The opinion of the court was delivered by: Dora L. Irizarry, United States District Judge
Before the court is pro se plaintiff's request for a temporary restraining order and preliminary injunction.*fn1 The court grants plaintiff's request to proceed in forma pauperis pursuant to 28 U.S.C. § 1915 for the purpose of this Order. However, for the reasons set forth below, the complaint is dismissed with prejudice pursuant to 28 U.S.C. § 1915(e)(2)(B)(i).
Plaintiff initiated this action pursuant to 42 U.S.C. § 1983 against the presiding judge in her divorce actions before the Matrimonial Part of Kings County Supreme Court, Justice Carolyn E. Demarest. See Taub v. Taub, Index No. 6919/08 and Taub v. Taub, Index No. 26534/07. The gravamen of plaintiff's complaint is that, "[o]n March 7, 2008, [Justice] Demarest granted Simon Taub's ex parte request for a restraining order prohibiting [plaintiff] from obtaining an order of protection in Family Court, without first applying to [Justice Demarest] . . . ." (Compl. at 1.) Plaintiff claims that the order issued by Justice Demarest, and other acts, violate her "due process rights" and "civil rights." In terms of relief, plaintiff requests a preliminary injunction barring Justice Demarest "from taking any further action in Supreme Court for Taub v. Taub cases, Index No. 26534/07, and 6919/08, and/or any other case affecting [her]." (Compl. at 9.) Plaintiff also seeks a total of $13 million in monetary damages against Justice Demarest. Id.
In reviewing the complaint, the court is mindful that the complaint, filed pro se,should be held "to less stringent standards than formal pleadings drafted by lawyers." Hughes v. Rowe, 449 U.S. 5, 9 (1980). Under 28 U.S.C. § 1915 (e)(2)(B), however, a district court must dismiss an in forma pauperis action when it is satisfied that the action is "(i) frivolous or malicious; (ii) fails to state a claim on which relief can be granted; or (iii) seeks monetary relief against a defendant who is immune from such relief."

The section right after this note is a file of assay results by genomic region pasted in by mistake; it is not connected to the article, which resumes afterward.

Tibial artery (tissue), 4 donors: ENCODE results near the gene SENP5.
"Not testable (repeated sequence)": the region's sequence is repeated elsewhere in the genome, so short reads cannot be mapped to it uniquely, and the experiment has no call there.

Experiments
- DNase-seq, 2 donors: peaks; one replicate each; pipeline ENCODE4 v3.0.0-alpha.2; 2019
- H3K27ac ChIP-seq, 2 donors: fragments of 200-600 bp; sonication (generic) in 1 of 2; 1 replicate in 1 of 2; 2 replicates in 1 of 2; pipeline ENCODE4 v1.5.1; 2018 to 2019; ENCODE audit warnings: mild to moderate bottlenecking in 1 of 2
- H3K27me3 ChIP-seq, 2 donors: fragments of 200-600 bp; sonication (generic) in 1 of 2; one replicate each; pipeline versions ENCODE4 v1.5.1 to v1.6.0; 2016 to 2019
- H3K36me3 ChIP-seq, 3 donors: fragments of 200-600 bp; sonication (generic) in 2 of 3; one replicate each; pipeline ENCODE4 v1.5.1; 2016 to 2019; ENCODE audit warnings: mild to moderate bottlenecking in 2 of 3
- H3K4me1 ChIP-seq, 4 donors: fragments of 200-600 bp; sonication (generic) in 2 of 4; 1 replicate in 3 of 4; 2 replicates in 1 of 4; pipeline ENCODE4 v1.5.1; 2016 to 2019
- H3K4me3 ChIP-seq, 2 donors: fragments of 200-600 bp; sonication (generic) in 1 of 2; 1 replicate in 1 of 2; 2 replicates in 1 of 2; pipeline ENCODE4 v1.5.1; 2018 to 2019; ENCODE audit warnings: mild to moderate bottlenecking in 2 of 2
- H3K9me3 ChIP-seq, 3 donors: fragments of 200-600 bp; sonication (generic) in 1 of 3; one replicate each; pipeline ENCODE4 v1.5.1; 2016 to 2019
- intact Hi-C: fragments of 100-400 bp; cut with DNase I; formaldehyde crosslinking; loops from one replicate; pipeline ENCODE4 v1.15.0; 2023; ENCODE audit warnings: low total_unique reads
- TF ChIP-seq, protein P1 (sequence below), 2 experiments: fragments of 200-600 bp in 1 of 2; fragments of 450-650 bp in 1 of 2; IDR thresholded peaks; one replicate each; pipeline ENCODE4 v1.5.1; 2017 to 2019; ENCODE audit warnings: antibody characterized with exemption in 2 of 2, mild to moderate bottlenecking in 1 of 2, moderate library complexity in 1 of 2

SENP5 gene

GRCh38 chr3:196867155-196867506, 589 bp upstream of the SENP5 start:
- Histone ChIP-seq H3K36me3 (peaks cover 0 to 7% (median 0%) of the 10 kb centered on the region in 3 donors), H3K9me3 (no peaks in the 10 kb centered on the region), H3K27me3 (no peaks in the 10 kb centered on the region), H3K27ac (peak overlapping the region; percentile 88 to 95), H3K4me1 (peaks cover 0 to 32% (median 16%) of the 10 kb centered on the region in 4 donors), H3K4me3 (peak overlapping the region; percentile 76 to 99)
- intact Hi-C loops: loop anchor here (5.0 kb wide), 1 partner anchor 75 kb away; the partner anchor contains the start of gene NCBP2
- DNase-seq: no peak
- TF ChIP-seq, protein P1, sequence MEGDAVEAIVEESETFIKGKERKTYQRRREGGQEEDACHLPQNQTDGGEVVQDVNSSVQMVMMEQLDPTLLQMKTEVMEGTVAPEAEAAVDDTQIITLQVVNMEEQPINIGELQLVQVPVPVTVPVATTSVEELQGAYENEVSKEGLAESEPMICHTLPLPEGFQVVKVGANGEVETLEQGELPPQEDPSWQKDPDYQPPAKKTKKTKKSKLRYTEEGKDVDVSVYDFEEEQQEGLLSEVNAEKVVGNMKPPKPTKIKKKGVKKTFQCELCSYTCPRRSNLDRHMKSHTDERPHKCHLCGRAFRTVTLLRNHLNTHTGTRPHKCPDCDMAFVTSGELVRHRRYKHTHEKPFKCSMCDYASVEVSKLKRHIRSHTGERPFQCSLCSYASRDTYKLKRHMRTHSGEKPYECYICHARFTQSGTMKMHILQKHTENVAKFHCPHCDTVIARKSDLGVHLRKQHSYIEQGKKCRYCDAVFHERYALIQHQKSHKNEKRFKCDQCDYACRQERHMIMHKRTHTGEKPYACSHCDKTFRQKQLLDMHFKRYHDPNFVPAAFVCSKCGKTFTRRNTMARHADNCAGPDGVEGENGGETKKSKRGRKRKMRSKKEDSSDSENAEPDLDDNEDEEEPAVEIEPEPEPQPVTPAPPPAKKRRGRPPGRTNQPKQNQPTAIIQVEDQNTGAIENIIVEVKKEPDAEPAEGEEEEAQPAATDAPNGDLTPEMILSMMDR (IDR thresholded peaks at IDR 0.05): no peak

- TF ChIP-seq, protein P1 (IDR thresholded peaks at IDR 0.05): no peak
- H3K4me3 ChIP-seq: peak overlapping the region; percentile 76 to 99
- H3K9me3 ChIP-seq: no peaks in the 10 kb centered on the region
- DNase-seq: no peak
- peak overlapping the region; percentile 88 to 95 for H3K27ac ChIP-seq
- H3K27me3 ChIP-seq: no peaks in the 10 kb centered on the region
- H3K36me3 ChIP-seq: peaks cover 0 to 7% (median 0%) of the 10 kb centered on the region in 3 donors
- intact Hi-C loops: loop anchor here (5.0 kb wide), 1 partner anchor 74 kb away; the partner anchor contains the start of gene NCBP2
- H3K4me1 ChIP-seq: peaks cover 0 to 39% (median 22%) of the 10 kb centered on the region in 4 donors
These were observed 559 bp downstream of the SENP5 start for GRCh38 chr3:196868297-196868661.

Under the common law doctrine of judicial immunity, a judge is absolutely immune from a suit for money damages unless (1) the actions giving rise to the suit were "not taken in the judge's judicial capacity" or (2) the suit arises from actions taken by the judge "in the complete absence of all jurisdiction." Mireles v. Waco, 502 U.S. 9, 11 (1991) (per curiam). In addition, the Federal Courts Improvement Act ("FCIA"), bars injunctive relief in any § 1983 action "against a judicial officer for an act or omission taken in such officer's judicial capacity . . . unless a declaratory decree was violated or declaratory relief was unavailable." See Jones v. Newman, 1999 WL 493429, at *6-7 (S.D.N.Y. June 30, 1999); Kampfer v. Scullin, 989 F. Supp. 194, 201 (N.D.N.Y. 1997).
The alleged acts committed by Justice Demarest were performed in her judicial capacity in connection with plaintiff's ongoing divorce proceedings which appear to have been properly brought in state court. As such, Justice Demarest is absolutely immune from plaintiff's suit. Moreover, plaintiff does not allege that Justice Demarest violated a declaratory decree or that declaratory relief is unavailable to her. Therefore, plaintiff's claim for injunctive relief is also foreclosed. For these reasons, the complaint is hereby dismissed in its entirety as frivolous. See 28 U.S.C. § 1915(e)(2)(B)(i); Montero v. Travis, 171 F.3d 757, 760 (2d Cir. 1999) ("A complaint will be dismissed as "frivolous" when it is clear that the defendants are immune.") (internal quotations omitted).
Plaintiff's complaint filed in forma pauperis is dismissed with prejudice. The court certifies pursuant to 28 U.S.C. § 1915(a)(3) that any appeal would not be taken in good faith and therefore in forma pauperis status is denied for the purpose of any appeal. Coppedge v. United States, 369 U.S. 438, 444-45 (1962).
DORA L. IRIZARRY United States ...